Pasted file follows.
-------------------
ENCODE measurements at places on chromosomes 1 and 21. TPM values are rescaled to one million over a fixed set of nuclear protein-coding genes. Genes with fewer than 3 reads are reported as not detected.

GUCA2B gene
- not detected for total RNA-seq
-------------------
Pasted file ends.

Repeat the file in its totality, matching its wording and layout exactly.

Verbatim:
ENCODE measurements at places on chromosomes 1 and 21. TPM values are rescaled to one million over a fixed set of nuclear protein-coding genes. Genes with fewer than 3 reads are reported as not detected.

GUCA2B gene
- not detected for total RNA-seq